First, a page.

I tried to get used to the idea. I attempted to see things from her point of view. I considered, to the extent that I could, the extenuating circumstances related to possible behind-the-scenes developments that may not be widely reported.
Four days later, I’m still not seeing it. Washington AD Jen Cohen’s decision to fire head coach Lorenzo Romar is a bad choice and one that has a better-than-reasonable chance to send the program back to Lynn Nance / Bob Bender kind of levels. That is a decision that Jen Cohen will have to own.
I fully acknowledge that Lorenzo Romar had done nothing to justify keeping his job. For all of you arguing that Romar was past his prime, I hear you. The tournament drought and the conclusion of the worst season the he had ever turned in as a college coach were more than enough evidence to justify his sacking.
But the decision to keep or fire a coach cannot be made only for the sake of retribution. There isn’t much value to the program to make these decisions as punitive measures to exacted upon an underperforming coach. Certainly, accountability is important. But so is the need to make choices that put the program in a position to reach its potential as soon as possible.
As the AD, Jen Cohen has to consider not only what has transpired, but what the path to ascension looks like. And how she is going to be able to put butts in seats going forward.
This is where Jen Cohen screwed the pooch.
College basketball isn’t the same as college football. Most coaches can’t take a base roster of average talents and turn them into contenders. There aren’t enough “X’s and O’s” options available to even the best of coaches to overcome competitors that are stocked with A-list talents.
Building a winning program starts and ends with attracting talented players. This really is not debatable. Teams that consistently succeed in the NCAA do so with top recruits - including one-and-dones - who get layered into a roster with other high-talent and, ideally, experienced players.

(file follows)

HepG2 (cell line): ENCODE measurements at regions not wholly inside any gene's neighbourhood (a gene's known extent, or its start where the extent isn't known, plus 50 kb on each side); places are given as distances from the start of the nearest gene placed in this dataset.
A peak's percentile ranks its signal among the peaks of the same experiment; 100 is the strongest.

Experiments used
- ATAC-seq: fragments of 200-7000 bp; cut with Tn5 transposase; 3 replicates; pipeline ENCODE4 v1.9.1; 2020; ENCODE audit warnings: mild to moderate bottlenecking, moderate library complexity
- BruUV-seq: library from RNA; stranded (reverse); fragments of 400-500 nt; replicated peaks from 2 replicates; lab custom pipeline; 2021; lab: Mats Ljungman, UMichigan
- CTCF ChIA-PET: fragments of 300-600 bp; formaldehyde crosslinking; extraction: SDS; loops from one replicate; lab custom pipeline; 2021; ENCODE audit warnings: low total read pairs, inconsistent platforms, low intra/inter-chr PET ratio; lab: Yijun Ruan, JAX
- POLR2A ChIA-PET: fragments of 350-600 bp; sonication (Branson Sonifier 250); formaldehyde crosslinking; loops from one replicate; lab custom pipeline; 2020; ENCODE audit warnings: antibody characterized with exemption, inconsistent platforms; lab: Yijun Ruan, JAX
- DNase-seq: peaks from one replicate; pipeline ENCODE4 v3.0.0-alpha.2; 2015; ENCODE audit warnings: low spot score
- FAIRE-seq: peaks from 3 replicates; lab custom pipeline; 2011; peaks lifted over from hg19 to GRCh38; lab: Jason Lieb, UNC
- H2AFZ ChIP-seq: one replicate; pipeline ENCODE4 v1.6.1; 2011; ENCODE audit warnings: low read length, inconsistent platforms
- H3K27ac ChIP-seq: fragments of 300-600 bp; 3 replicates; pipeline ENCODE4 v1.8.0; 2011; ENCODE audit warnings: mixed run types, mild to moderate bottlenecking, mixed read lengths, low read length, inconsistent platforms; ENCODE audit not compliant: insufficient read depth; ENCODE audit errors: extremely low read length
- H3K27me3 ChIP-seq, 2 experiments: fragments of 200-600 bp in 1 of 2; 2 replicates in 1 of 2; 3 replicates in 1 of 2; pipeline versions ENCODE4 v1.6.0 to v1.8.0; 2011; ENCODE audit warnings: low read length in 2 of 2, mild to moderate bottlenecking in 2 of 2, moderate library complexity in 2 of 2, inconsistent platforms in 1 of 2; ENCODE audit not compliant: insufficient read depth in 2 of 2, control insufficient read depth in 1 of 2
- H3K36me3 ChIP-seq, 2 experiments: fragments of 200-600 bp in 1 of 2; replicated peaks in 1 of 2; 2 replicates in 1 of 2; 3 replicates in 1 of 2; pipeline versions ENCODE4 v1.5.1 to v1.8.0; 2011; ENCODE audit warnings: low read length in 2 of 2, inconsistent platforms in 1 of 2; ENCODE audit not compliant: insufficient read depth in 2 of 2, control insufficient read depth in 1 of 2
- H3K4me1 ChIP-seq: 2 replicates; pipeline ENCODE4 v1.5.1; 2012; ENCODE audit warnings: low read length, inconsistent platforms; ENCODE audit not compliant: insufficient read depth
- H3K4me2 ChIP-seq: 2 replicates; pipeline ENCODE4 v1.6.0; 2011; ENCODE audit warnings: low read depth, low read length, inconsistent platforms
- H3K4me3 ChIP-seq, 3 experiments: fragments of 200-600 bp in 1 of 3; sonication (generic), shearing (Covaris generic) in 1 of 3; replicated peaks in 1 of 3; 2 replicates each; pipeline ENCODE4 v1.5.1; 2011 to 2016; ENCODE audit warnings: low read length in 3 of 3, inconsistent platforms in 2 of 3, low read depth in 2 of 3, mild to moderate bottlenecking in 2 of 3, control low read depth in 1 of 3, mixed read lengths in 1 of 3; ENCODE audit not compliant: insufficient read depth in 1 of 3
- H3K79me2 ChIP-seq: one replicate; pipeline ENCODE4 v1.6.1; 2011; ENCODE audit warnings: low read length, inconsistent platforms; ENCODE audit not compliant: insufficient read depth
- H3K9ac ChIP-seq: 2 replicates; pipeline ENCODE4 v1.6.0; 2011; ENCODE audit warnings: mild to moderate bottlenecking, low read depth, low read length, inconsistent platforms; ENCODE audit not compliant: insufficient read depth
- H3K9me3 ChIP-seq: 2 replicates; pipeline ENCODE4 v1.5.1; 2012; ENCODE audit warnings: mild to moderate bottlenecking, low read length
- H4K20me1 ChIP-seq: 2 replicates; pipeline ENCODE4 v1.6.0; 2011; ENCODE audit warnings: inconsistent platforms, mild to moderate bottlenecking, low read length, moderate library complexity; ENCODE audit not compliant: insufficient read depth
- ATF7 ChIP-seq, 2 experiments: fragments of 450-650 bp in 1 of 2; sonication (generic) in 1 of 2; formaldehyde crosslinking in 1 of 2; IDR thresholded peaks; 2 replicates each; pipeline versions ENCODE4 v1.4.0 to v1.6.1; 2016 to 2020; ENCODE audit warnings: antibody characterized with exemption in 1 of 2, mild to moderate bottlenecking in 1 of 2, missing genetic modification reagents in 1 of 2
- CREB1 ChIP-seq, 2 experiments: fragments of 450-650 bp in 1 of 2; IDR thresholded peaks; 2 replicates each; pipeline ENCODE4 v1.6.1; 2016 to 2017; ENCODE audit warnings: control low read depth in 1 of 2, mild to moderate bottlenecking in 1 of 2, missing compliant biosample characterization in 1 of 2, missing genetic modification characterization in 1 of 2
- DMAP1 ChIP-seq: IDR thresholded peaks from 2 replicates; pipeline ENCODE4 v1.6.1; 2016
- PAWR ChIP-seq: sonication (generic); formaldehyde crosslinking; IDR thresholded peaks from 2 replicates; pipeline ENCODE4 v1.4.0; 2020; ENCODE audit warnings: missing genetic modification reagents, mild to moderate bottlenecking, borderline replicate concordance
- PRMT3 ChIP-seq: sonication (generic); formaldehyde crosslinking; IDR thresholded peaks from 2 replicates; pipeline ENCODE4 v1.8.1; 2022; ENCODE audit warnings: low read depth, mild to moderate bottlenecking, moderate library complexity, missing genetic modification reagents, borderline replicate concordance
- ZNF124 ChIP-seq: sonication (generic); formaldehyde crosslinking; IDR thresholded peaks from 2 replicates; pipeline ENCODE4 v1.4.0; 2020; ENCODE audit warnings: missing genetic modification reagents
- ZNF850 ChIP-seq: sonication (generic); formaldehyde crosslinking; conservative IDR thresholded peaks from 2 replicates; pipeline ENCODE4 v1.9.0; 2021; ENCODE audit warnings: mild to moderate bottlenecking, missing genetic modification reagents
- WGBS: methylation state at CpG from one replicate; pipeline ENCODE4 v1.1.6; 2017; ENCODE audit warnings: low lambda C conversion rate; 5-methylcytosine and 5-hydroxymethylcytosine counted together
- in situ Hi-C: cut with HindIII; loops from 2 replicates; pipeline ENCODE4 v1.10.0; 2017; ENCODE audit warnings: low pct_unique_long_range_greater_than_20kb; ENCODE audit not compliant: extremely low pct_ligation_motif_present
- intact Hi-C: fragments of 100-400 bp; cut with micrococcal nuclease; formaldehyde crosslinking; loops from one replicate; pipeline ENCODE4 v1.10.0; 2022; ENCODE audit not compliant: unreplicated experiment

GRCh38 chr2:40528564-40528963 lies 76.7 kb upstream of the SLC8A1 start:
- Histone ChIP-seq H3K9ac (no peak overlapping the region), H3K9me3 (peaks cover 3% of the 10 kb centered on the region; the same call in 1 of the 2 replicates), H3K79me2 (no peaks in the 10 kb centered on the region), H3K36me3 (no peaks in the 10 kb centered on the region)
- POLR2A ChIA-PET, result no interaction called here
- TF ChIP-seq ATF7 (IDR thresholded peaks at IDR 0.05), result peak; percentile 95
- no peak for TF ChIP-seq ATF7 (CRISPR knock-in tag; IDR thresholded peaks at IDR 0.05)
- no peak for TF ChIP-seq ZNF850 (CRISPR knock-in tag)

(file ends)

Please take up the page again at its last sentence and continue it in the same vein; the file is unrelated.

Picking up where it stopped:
It is true that Lorenzo Romar has had trouble getting that formula to produce results for himslef. Since he was famously left high and dry with several “national” level recruits such as Terrence Jones and Aaron Gordon in that 2012 timeframe, Romar has been unable to get enough talented players on his roster at the same time to make a meaningful difference in the standings. Critics will point to uber recruits such as Terrance Ross, Tony Wroten, Nigel Williams-Goss and Markelle Fultz as examples of Romar not being able to do much with the studs he did recruit. Fair enough.
But I’d argue that Romar simply didn’t have enough talent around those one or two-and-done types of players in any given year to sustain success. It’s great to have a guy like Nigel Williams-Goss on your 2013 team and, sure, it is just as great to be able to pair him guys like CJ Wilcox and Andrew Andrews. But who were the next best players on that roster? Scott Suggs? Shawn Kemp Jr? Winning consistently in a league that features Arizona and UCLA requires more depth of roster than that. Frankly, it is a testament to his coaching prowess that Romar got that particular squad even to a .500 conference level. There simply wasn’t enough manpower to win.
Romar, obviously, owns the recruiting strategy and is responsible for the talent that deficits on those teams. Those issues became real when Romar attempted to parlay his successes into a national recruiting strategy. That strategy failed miserably and left UW’s roster with a bunch of “Plan B” and “Plan C” kinds of players. He has been working to recovering from that colossal blunder over each of the past four seasons.
Which brings us to our current situation. Romar clearly underperformed with the 2016-17 roster. His plan for building the roster was disrupted significantly when he was left unexpectedly short-handed with the departures of Marquese Chriss and Dejounte Murray - two players who clearly would have made a difference. Despite this, there really are no excuses for having the consensus best player in the nation (Fultz) available and failing to reach a .500 record. In that sense, the move to separate from Romar was justifiable.